Face mask use in adults in their 30s and 40s has risen consistently for eight ...

Face mask use in adults in their 30s and 40s has risen consistently for eight ...
Face mask use in adults in their 30s and 40s has risen consistently for eight ...

More and more adults in their 30s and 40s are choosing to wear face masks on buses and trains amid spiralling Covid cases, official data suggests.

An Office for National Statistics (ONS) poll revealed 33 per cent of middle-aged adults wore coverings while on public transport at the start of September, just after schools went back.

But just a month later this had ticked upwards to almost 40 per cent, despite no change in official guidance.

A similar rise in face mask use on public transport was also seen among 50 to 69-year-olds towards the end of September, while it remained constant among the over-70s. For young adults use of the coverings dropped towards the end of September.

Face mask use has risen since January because the figures are based on people saying whether they wore a face mask on public transport, and not everyone used buses at the height of the second wave in January.  

Dr Raghib Ali, a statistician at Cambridge University, said it was to be expected that face mask use on buses and trains would rise as Covid cases headed north.

He told MailOnline: 'People tend to change their behaviour when Covid cases go up. We saw that in July as well, and we are heading to a similar level of cases at the moment.'

Britain yesterday recorded another 49,139 Covid cases. Health Secretary Sajid Javid warned infections may breach 100,000 within weeks.

The above graph reveals face mask use on public transport. It shows how it has risen among 30 to 49-year-olds since September, when schools went back leading many adults to also return to the office. The lines show the percentage of people who said they wore face masks on public transport, out of those who said they had worn a face mask in the week before they were questioned. The data is from a survey by the Office for National Statistics

The above graph reveals face mask use on public transport. It shows how it has risen among 30 to 49-year-olds since September, when schools went back leading many adults to also return to the office. The lines show the percentage of people who said they wore face masks on public transport, out of those who said they had worn a face mask in the week before they were questioned. The data is from a survey by the Office for National Statistics

Where do I still have to wear a face mask in the UK? 

Although many Covid restrictions have already been dropped, face masks are still required in some parts of the UK.

England

Boris Johnson made face masks optional on 'Freedom Day' July 19.

But transport operators and supermarkets were among those appealing to people to keep wearing the coverings.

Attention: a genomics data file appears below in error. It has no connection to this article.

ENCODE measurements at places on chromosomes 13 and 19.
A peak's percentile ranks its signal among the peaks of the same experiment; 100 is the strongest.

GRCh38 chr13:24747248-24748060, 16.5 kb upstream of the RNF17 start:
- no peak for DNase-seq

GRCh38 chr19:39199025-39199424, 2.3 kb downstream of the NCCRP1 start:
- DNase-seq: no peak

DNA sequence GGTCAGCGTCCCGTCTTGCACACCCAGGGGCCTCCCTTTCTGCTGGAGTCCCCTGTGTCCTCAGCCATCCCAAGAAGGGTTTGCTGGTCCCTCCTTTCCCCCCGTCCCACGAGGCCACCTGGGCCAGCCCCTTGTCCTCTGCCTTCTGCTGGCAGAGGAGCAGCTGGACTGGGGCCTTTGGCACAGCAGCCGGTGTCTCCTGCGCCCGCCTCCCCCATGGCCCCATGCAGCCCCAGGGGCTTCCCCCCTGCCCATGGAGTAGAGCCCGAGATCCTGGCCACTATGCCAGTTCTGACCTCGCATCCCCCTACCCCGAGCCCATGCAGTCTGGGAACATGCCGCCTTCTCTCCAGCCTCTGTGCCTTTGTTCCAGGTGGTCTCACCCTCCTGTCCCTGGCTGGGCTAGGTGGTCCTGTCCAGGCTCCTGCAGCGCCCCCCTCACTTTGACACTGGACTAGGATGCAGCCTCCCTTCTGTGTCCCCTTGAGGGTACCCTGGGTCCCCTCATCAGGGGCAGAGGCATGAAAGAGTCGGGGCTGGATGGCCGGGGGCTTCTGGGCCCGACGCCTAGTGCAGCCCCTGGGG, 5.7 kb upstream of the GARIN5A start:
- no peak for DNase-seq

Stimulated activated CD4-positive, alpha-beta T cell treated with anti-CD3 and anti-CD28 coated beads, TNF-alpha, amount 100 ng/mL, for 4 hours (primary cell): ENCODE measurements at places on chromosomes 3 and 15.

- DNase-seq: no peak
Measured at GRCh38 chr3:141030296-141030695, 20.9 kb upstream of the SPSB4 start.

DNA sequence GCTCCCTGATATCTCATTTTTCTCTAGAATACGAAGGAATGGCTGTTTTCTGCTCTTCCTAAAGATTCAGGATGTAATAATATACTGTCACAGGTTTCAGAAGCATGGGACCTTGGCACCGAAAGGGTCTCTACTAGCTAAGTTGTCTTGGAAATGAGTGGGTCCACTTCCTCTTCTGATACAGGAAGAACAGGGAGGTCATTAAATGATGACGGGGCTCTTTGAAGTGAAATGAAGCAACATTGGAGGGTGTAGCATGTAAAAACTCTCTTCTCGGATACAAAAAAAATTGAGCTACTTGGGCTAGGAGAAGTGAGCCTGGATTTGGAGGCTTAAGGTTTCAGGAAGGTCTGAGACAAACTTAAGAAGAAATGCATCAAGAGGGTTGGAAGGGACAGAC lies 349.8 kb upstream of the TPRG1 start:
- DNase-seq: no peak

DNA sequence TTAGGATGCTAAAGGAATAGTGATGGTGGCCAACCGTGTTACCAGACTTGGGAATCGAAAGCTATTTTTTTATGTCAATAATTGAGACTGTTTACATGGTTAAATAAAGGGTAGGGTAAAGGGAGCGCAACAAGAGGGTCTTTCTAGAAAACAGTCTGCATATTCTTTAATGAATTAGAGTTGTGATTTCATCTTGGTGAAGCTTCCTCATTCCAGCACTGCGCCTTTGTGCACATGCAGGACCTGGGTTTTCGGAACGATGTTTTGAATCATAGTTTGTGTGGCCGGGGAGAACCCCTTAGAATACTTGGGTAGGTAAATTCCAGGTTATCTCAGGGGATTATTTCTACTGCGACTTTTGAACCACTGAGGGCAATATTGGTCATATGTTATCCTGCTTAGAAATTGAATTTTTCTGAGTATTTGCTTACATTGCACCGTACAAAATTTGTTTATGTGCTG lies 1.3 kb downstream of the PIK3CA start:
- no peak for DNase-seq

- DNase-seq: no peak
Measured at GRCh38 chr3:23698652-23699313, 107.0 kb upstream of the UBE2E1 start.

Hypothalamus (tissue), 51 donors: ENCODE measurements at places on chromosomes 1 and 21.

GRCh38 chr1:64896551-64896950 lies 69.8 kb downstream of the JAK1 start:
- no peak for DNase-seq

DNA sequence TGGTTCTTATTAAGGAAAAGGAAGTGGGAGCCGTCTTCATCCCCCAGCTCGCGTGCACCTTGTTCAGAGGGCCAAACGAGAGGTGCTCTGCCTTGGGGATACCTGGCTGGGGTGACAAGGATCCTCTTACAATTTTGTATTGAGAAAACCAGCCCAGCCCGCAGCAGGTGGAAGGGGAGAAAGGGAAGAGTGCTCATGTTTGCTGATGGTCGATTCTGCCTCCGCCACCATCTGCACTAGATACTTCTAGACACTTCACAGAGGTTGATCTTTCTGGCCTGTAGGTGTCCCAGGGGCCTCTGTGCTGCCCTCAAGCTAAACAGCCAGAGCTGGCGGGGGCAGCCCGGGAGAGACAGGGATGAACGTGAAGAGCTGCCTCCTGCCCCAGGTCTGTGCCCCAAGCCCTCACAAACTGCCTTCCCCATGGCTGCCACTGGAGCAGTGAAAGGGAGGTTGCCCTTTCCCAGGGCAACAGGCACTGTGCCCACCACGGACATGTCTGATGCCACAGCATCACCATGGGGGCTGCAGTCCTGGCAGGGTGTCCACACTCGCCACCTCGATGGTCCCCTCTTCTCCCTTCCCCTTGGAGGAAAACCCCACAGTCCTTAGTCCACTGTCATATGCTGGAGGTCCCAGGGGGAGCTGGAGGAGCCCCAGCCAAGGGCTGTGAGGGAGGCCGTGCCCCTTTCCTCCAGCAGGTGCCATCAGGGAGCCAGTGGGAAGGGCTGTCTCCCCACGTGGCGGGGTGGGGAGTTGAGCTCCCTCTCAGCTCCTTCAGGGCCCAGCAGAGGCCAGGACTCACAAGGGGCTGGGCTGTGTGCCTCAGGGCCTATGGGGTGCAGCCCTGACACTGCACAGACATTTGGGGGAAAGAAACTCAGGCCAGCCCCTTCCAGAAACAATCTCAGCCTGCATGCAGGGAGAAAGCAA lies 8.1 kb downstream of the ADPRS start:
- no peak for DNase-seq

The Prime Minister is now under pressure to reintroduce masks, with doctors saying they will help to head off a rise in Covid cases.

Some schools in parts of the South West and Greater Manchester have already brought back face masks.

Scotland

Face masks are still required in schools, shops and on public transport in the country.

Secondary school pupils must wear the masks in classrooms, and primary school children are required to use them when moving between rooms or in communal areas.

First Minister Nicola Sturgeon has not suggested these measures will be lifted in the near future.

Wales

Face masks are still required on public transport and in most indoor areas in the country.

The only indoor places they now do not have to be worn are pubs and restaurants.

Wales changed its rules on August 7. There is also no sign that they may be eased further.

Northern Ireland

Like two other UK nations, Northern Ireland still requires face masks on public transport and in shops.

But rules say they must also be worn in hospitality venues such as pubs and bars.

The coverings were dropped from classrooms in July.

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Boris Johnson made coverings optional in England on Freedom Day in July, despite No10's top scientists urging them to be kept mandatory. They are still in use in Scotland, Wales and Northern Ireland. 

The Prime Minister is now facing mounting pressure from unions and doctors to make the masks mandatory again and re-impose work from home guidance to help head off rising cases. 

Face masks help stop the spread of the coronavirus by catching miniscule droplets exhaled by infected people. But the science on how well they work has been patchy, although experts insist the benefits of wearing coverings are obvious.

The ONS survey — titled 'Coronavirus and the social impacts on Great

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